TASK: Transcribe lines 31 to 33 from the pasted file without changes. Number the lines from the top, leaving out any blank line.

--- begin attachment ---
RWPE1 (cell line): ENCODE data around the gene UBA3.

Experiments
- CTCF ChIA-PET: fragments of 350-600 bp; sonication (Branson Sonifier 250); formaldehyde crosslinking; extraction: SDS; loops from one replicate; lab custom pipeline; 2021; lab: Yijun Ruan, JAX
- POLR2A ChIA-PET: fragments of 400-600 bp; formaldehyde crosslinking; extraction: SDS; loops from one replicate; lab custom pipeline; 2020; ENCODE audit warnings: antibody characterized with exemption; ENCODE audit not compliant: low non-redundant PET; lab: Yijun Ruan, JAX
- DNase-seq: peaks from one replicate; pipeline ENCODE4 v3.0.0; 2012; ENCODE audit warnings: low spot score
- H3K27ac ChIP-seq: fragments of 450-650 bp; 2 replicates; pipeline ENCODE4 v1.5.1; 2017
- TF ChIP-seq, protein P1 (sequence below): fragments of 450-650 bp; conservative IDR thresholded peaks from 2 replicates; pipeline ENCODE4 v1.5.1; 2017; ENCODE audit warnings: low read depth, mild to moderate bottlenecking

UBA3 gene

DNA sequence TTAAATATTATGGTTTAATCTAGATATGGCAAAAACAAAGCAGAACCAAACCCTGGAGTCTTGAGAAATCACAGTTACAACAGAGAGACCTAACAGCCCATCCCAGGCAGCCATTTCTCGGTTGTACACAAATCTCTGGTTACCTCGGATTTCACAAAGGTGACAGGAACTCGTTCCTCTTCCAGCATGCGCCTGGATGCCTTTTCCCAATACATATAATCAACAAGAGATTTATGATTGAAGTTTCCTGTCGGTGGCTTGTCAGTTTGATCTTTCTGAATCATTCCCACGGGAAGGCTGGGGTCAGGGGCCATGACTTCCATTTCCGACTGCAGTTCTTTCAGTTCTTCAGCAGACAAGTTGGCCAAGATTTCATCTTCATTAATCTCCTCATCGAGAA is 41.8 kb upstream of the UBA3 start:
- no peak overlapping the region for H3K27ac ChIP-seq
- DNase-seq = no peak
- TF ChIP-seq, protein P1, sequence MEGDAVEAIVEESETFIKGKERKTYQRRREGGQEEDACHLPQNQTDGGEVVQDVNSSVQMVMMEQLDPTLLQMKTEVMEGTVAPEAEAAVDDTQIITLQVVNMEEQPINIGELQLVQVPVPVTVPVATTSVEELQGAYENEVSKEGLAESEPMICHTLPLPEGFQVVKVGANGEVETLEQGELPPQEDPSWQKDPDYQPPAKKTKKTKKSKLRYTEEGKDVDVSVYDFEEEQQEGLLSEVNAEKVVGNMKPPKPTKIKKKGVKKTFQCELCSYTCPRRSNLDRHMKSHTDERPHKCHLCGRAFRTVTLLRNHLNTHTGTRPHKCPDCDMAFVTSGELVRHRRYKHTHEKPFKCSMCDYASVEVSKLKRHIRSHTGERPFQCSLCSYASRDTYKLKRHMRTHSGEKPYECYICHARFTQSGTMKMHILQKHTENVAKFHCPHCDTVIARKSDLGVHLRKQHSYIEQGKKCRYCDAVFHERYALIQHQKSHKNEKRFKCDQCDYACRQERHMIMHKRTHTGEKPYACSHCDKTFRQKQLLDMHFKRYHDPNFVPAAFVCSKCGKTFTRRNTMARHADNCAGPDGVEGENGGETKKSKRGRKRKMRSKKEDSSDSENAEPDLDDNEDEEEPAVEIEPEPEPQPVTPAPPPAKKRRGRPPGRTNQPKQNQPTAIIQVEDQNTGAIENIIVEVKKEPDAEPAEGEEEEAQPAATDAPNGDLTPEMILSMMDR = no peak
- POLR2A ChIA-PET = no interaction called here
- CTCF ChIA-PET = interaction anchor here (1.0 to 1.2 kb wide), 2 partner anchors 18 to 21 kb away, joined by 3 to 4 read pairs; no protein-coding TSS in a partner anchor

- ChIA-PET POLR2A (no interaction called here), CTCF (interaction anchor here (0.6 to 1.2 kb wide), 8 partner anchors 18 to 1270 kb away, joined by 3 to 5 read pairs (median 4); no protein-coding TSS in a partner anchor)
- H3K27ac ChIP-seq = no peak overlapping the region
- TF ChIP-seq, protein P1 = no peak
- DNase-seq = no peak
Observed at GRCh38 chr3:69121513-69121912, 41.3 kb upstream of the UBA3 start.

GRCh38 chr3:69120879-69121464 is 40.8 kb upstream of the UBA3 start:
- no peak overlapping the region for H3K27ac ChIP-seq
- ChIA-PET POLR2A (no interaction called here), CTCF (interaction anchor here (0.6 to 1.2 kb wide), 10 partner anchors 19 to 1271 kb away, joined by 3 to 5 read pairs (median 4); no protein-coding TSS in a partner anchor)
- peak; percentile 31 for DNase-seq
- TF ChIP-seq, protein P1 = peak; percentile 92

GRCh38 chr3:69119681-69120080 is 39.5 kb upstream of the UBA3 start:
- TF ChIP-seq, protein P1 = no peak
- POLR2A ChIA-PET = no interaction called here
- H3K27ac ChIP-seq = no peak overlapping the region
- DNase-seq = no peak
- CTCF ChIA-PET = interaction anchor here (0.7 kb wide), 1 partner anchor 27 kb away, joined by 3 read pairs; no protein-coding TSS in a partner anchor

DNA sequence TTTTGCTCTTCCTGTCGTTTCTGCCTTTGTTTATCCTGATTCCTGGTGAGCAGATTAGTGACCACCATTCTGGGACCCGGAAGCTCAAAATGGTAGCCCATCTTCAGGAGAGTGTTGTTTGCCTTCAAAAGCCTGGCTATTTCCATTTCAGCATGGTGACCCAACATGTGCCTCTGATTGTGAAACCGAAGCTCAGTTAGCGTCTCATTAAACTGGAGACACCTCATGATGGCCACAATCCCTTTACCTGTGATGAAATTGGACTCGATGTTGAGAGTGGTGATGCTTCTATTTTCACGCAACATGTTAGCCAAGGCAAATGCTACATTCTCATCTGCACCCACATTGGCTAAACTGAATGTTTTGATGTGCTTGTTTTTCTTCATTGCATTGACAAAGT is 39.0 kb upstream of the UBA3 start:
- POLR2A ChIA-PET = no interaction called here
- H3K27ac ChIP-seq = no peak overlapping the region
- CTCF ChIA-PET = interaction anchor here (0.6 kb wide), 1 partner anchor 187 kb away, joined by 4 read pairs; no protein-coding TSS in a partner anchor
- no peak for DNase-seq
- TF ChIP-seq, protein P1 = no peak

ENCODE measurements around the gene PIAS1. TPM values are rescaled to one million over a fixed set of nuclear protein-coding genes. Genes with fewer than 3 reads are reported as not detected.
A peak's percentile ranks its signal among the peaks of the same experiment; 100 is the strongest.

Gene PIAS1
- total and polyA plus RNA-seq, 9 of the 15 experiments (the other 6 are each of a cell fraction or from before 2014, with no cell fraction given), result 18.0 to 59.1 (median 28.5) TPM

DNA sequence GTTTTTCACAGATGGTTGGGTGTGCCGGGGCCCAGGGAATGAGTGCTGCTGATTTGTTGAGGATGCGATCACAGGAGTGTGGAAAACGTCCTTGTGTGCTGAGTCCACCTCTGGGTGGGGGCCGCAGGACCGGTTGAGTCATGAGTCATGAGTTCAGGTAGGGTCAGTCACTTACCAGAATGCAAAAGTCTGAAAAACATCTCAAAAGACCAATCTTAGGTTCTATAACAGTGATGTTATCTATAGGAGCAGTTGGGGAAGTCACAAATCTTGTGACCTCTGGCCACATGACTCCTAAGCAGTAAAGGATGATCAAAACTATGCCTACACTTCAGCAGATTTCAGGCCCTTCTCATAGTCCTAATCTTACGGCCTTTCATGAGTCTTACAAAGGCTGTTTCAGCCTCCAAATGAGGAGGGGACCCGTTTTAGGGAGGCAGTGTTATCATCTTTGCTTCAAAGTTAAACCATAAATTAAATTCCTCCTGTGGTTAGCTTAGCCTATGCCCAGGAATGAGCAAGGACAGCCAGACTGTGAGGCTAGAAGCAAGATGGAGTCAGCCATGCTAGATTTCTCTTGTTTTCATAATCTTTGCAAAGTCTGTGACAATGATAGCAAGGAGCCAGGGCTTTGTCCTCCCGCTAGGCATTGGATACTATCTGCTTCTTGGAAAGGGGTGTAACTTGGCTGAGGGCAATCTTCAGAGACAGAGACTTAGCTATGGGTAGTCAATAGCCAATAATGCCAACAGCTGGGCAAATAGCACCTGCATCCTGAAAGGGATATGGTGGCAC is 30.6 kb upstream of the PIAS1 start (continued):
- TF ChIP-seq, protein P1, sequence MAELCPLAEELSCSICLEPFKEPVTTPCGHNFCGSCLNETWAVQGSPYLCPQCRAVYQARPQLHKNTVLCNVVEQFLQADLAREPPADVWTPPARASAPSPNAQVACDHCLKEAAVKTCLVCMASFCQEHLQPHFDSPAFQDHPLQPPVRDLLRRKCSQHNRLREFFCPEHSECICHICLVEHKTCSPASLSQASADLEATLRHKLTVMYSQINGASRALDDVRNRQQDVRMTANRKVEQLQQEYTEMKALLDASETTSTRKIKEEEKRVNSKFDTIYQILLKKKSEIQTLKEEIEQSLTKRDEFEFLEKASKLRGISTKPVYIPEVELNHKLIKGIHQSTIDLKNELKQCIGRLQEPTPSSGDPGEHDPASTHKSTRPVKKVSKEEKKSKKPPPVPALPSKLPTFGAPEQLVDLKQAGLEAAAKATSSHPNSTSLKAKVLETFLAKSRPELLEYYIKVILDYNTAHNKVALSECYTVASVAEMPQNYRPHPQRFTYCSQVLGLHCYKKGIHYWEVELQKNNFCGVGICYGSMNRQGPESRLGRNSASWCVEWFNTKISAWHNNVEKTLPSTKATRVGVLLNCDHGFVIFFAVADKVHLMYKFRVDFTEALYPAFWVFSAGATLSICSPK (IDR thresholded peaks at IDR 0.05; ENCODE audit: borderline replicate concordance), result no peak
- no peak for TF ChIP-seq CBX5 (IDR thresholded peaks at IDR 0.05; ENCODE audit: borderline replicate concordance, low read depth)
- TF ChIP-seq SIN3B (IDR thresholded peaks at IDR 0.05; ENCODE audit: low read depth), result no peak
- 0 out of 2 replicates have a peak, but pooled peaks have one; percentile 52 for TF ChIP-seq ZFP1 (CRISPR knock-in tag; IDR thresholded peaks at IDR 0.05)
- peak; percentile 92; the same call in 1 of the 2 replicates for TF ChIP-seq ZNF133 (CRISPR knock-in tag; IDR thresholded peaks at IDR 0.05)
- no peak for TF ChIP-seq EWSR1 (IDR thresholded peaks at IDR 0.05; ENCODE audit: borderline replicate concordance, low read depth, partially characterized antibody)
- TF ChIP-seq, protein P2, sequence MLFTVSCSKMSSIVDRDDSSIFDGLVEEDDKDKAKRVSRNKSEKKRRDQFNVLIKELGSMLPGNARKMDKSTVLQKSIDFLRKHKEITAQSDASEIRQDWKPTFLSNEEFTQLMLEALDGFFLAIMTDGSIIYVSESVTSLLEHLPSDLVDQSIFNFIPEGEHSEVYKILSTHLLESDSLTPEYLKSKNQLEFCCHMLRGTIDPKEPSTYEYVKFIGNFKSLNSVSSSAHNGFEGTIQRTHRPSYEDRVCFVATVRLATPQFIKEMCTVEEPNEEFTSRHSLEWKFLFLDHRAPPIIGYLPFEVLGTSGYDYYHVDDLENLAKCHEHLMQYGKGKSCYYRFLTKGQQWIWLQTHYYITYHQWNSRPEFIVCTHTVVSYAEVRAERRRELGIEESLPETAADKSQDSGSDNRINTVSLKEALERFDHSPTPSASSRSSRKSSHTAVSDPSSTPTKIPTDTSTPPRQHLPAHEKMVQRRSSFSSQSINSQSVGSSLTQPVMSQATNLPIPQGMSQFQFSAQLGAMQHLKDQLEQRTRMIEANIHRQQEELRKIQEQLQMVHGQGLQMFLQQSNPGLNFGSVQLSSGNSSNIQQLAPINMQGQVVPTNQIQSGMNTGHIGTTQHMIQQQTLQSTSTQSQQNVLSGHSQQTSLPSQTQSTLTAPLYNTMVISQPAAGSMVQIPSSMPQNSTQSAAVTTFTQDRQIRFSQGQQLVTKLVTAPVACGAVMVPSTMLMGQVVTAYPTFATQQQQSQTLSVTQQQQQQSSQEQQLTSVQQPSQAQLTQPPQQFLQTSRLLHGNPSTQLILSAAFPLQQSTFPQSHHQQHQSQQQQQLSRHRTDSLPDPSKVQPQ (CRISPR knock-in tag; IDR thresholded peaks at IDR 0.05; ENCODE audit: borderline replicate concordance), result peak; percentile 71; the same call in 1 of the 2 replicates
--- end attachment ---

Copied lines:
DNA sequence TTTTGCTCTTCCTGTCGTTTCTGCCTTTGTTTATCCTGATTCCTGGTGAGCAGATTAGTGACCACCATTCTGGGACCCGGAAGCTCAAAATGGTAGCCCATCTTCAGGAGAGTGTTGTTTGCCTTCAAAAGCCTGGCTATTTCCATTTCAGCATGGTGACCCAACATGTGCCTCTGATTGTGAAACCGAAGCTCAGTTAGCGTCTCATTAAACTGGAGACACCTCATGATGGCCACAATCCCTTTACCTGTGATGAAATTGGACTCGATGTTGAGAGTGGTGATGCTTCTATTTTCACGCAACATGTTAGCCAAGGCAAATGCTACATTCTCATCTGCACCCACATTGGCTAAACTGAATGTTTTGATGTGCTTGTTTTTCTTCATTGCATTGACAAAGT is 39.0 kb upstream of the UBA3 start:
- POLR2A ChIA-PET = no interaction called here
- H3K27ac ChIP-seq = no peak overlapping the region